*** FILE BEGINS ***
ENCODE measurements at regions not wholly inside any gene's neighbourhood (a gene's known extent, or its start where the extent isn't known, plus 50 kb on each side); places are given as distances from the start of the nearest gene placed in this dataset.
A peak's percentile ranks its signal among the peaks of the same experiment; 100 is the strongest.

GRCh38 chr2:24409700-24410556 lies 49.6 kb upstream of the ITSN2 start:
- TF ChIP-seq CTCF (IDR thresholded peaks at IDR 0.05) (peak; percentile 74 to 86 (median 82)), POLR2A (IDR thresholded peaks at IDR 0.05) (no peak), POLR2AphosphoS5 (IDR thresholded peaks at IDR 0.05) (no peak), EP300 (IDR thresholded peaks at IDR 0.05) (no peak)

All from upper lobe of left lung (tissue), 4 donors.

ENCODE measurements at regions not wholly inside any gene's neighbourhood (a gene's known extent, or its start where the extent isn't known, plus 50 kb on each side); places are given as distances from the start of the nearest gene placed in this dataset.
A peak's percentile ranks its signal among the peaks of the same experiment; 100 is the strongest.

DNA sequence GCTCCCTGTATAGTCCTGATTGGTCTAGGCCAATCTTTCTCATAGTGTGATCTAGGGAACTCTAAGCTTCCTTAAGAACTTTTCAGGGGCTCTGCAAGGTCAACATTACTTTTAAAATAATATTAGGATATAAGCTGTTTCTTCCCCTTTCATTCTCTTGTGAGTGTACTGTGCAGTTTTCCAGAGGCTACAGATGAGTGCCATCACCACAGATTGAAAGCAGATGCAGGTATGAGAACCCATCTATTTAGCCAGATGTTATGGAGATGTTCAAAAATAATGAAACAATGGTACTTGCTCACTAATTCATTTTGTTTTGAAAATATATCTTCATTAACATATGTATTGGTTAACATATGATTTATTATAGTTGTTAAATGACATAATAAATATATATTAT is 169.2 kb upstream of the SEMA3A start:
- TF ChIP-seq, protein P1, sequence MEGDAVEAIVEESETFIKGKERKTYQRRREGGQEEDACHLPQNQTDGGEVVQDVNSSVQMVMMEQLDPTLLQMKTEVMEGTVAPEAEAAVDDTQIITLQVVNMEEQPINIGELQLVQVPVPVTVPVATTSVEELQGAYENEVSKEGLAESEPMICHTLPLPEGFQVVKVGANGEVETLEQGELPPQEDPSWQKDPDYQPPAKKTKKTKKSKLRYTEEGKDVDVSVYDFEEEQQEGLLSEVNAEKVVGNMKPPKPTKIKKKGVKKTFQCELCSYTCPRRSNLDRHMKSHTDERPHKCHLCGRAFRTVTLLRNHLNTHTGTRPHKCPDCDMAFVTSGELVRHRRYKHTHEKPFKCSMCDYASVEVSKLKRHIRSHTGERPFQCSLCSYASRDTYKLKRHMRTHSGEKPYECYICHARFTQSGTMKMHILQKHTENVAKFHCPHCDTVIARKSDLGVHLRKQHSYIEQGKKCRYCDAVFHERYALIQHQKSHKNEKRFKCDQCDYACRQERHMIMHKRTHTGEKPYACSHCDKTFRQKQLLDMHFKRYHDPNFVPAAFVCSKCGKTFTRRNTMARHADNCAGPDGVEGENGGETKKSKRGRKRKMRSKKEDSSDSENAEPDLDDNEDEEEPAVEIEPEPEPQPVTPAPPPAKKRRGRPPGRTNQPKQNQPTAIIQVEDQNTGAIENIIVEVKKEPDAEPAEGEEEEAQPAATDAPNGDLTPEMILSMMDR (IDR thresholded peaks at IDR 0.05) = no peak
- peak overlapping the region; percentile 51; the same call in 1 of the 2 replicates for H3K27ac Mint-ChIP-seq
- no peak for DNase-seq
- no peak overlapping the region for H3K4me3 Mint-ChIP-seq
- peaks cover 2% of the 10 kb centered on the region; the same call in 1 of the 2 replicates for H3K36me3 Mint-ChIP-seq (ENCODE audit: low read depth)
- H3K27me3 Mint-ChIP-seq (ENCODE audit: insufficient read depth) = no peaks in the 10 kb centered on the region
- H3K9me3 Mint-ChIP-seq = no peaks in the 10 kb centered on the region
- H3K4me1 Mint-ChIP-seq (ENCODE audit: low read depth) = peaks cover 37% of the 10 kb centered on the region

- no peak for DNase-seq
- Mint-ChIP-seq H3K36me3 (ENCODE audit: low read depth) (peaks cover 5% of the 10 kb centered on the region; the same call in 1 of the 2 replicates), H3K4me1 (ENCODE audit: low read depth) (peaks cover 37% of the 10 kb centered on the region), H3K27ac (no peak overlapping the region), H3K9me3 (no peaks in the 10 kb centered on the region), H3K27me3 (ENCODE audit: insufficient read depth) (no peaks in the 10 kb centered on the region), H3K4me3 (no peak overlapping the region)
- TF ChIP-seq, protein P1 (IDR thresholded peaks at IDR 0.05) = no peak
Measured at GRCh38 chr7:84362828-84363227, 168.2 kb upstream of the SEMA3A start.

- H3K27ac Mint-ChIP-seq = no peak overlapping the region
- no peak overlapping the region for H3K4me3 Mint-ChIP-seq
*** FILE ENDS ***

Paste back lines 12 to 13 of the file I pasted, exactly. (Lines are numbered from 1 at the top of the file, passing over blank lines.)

- no peak overlapping the region for H3K4me3 Mint-ChIP-seq
- peaks cover 2% of the 10 kb centered on the region; the same call in 1 of the 2 replicates for H3K36me3 Mint-ChIP-seq (ENCODE audit: low read depth)